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Authorities Arrest Head of UGX10 Billion Crypto Scam

newslogical.com 10 December 2019 14:49, UTC
Reading time: ~2 m

Law enforcement agencies revealed the arrest of one of the leaders of the crypto scam that saw hundreds of people lose 10 billion Ugandan shillings. The Ugandan police revealed that Mr Samson Lwanga director of Dunamiscoins Resourced Limited had been arrested last week and would be arraigned in court later in the week.

Lwanga was one of the directors of the crypto startup that suddenly fold up last week, leaving hundreds of people counting their losses.

How The Crypto Scam Scheme Unfolded

Just like the typical crypto scams, Dunamiscoins promised investors a large return on investments within a short period of time.

Participants were also incentivized to encourage friends and family to participate in the scheme which initially paid returns to users.

However, after accumulating huge sums of money, the company suddenly closed down leaving investors and employees in limbo. There was a dilemma last week when employees got to the office of the company for their daily activities, only to find that the office doors were shut and phone lines disconnected.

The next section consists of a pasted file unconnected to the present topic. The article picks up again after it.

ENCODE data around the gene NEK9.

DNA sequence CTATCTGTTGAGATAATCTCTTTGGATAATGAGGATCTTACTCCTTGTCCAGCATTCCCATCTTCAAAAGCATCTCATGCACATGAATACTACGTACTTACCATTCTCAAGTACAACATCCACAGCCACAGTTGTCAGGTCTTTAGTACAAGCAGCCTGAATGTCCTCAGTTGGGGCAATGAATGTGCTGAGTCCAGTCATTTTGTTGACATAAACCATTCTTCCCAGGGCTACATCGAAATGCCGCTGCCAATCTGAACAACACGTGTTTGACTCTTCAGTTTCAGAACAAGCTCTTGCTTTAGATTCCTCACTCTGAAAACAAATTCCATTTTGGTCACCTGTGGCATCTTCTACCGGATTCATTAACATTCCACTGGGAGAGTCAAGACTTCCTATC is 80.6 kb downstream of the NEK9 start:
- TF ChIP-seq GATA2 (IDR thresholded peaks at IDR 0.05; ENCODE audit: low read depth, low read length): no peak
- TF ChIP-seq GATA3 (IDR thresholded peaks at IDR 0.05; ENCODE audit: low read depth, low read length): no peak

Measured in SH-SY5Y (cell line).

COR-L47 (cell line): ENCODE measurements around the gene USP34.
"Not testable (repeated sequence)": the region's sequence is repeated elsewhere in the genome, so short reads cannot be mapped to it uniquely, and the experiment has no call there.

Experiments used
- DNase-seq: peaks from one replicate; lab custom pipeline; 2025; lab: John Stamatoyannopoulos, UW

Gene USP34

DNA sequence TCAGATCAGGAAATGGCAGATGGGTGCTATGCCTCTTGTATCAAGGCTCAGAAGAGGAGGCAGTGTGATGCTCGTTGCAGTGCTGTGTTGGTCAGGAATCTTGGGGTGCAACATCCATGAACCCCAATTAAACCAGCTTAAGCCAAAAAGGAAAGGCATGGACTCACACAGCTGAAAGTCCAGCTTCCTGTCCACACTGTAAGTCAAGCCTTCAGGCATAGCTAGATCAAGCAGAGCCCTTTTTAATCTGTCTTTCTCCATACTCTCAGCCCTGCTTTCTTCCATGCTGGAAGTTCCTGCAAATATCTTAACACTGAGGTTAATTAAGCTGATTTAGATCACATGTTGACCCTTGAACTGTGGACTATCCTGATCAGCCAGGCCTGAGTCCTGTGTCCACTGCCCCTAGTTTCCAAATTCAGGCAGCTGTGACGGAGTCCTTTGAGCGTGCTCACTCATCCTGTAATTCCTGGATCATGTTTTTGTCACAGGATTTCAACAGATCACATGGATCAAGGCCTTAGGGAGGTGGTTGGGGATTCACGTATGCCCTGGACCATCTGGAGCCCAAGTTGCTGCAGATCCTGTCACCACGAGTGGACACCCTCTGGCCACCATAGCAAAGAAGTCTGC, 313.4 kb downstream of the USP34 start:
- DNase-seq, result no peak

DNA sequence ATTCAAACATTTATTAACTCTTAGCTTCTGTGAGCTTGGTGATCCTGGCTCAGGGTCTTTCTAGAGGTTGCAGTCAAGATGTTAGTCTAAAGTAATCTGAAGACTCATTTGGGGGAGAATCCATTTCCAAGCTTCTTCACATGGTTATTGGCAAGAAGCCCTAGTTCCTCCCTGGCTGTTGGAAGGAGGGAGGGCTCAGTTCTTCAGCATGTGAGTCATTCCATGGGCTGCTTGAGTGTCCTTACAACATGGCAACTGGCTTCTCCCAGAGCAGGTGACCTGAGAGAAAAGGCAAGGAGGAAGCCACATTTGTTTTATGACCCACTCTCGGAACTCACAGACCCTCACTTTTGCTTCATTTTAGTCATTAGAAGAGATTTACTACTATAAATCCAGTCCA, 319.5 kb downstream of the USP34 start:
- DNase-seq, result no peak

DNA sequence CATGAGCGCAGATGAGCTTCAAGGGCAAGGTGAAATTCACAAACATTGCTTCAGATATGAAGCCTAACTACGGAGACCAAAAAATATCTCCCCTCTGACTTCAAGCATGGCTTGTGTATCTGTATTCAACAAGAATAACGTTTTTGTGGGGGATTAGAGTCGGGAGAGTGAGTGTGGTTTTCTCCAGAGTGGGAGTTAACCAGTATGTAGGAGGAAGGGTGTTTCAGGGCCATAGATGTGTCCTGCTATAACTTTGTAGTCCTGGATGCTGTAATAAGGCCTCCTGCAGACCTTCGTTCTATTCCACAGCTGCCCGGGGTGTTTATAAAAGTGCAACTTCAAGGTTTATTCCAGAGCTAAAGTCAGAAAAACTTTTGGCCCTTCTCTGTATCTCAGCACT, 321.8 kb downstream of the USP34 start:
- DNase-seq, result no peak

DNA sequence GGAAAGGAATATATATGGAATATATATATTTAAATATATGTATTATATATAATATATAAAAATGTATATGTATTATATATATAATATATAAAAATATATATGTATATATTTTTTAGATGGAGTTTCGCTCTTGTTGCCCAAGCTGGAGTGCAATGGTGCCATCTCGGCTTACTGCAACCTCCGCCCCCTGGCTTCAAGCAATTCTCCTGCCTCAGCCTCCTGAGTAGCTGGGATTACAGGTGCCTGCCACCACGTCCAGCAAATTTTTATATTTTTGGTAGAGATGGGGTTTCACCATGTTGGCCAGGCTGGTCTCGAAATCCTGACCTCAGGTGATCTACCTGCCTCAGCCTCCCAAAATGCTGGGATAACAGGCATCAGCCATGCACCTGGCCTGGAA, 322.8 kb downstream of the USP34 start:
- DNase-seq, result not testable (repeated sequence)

It is understood that Lwanga has told police that he is willing to refund the money back to investors but cannot due to banks freezing their accounts.

Local reports reveal that it is unknown how many people were affected by the scam with authorities continuing investigations to the depth with conflicting claims. Some victims claimed that the number of people that registered with the platform was closer to 10,000

Africa Has Had Its Fair Share of Ponzi Schemes In Recent Years

This is not the first time something similar is happening in Africa with the popular MMM scheme which affected countries like Nigeria, Kenya, and Zambia some years back.

The lack of regulations of such schemes is a reoccurring theme in the continent where authorities do not act until its too late to recover funds.

While Blockchain technology and cryptocurrency have been finding difficult to operate within Africa, scams like this would only continue to increase skepticism toward cryptocurrencies and government hostility for the technology.

These scams have also begun to crop up in other regions across the world with Brazilian police recently busting a Bitcoin investment scheme which duped unsuspecting victims close to $359 million.

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